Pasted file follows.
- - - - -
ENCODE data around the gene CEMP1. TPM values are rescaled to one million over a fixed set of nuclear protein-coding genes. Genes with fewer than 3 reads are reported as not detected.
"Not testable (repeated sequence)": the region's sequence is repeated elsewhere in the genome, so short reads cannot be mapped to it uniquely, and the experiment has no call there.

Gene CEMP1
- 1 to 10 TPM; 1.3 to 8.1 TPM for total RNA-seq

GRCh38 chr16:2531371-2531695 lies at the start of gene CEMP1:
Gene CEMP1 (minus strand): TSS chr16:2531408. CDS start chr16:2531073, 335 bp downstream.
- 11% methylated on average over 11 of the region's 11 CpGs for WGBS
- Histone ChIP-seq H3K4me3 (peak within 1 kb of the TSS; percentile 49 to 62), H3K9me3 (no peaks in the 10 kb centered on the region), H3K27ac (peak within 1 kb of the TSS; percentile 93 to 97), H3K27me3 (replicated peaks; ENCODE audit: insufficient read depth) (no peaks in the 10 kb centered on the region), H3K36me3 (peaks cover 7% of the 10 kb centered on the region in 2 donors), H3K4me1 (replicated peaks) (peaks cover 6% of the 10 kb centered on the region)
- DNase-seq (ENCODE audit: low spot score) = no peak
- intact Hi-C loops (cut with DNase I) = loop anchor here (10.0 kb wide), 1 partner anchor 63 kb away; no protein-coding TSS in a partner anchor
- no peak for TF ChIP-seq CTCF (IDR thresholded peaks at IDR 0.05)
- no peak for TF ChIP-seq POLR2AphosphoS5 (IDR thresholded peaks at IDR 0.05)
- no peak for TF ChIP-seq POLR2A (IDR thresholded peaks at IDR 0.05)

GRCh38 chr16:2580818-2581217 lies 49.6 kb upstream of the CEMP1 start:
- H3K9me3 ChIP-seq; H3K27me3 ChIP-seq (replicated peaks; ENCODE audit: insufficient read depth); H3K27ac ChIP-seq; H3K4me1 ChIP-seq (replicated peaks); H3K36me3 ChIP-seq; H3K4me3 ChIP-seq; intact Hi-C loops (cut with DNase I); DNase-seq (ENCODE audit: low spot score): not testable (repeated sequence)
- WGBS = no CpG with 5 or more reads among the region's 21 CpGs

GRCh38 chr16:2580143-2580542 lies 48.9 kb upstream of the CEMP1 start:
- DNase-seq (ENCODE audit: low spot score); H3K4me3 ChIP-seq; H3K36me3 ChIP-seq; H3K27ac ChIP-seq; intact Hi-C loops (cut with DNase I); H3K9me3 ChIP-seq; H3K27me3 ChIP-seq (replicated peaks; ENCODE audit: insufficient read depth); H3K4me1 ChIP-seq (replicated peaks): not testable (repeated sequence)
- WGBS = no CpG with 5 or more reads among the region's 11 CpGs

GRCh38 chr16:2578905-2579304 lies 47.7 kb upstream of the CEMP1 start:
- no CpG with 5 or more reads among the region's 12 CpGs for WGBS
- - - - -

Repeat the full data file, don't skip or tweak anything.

ENCODE data around the gene CEMP1. TPM values are rescaled to one million over a fixed set of nuclear protein-coding genes. Genes with fewer than 3 reads are reported as not detected.
"Not testable (repeated sequence)": the region's sequence is repeated elsewhere in the genome, so short reads cannot be mapped to it uniquely, and the experiment has no call there.

Gene CEMP1
- 1 to 10 TPM; 1.3 to 8.1 TPM for total RNA-seq

GRCh38 chr16:2531371-2531695 lies at the start of gene CEMP1:
Gene CEMP1 (minus strand): TSS chr16:2531408. CDS start chr16:2531073, 335 bp downstream.
- 11% methylated on average over 11 of the region's 11 CpGs for WGBS
- Histone ChIP-seq H3K4me3 (peak within 1 kb of the TSS; percentile 49 to 62), H3K9me3 (no peaks in the 10 kb centered on the region), H3K27ac (peak within 1 kb of the TSS; percentile 93 to 97), H3K27me3 (replicated peaks; ENCODE audit: insufficient read depth) (no peaks in the 10 kb centered on the region), H3K36me3 (peaks cover 7% of the 10 kb centered on the region in 2 donors), H3K4me1 (replicated peaks) (peaks cover 6% of the 10 kb centered on the region)
- DNase-seq (ENCODE audit: low spot score) = no peak
- intact Hi-C loops (cut with DNase I) = loop anchor here (10.0 kb wide), 1 partner anchor 63 kb away; no protein-coding TSS in a partner anchor
- no peak for TF ChIP-seq CTCF (IDR thresholded peaks at IDR 0.05)
- no peak for TF ChIP-seq POLR2AphosphoS5 (IDR thresholded peaks at IDR 0.05)
- no peak for TF ChIP-seq POLR2A (IDR thresholded peaks at IDR 0.05)

GRCh38 chr16:2580818-2581217 lies 49.6 kb upstream of the CEMP1 start:
- H3K9me3 ChIP-seq; H3K27me3 ChIP-seq (replicated peaks; ENCODE audit: insufficient read depth); H3K27ac ChIP-seq; H3K4me1 ChIP-seq (replicated peaks); H3K36me3 ChIP-seq; H3K4me3 ChIP-seq; intact Hi-C loops (cut with DNase I); DNase-seq (ENCODE audit: low spot score): not testable (repeated sequence)
- WGBS = no CpG with 5 or more reads among the region's 21 CpGs

GRCh38 chr16:2580143-2580542 lies 48.9 kb upstream of the CEMP1 start:
- DNase-seq (ENCODE audit: low spot score); H3K4me3 ChIP-seq; H3K36me3 ChIP-seq; H3K27ac ChIP-seq; intact Hi-C loops (cut with DNase I); H3K9me3 ChIP-seq; H3K27me3 ChIP-seq (replicated peaks; ENCODE audit: insufficient read depth); H3K4me1 ChIP-seq (replicated peaks): not testable (repeated sequence)
- WGBS = no CpG with 5 or more reads among the region's 11 CpGs

GRCh38 chr16:2578905-2579304 lies 47.7 kb upstream of the CEMP1 start:
- no CpG with 5 or more reads among the region's 12 CpGs for WGBS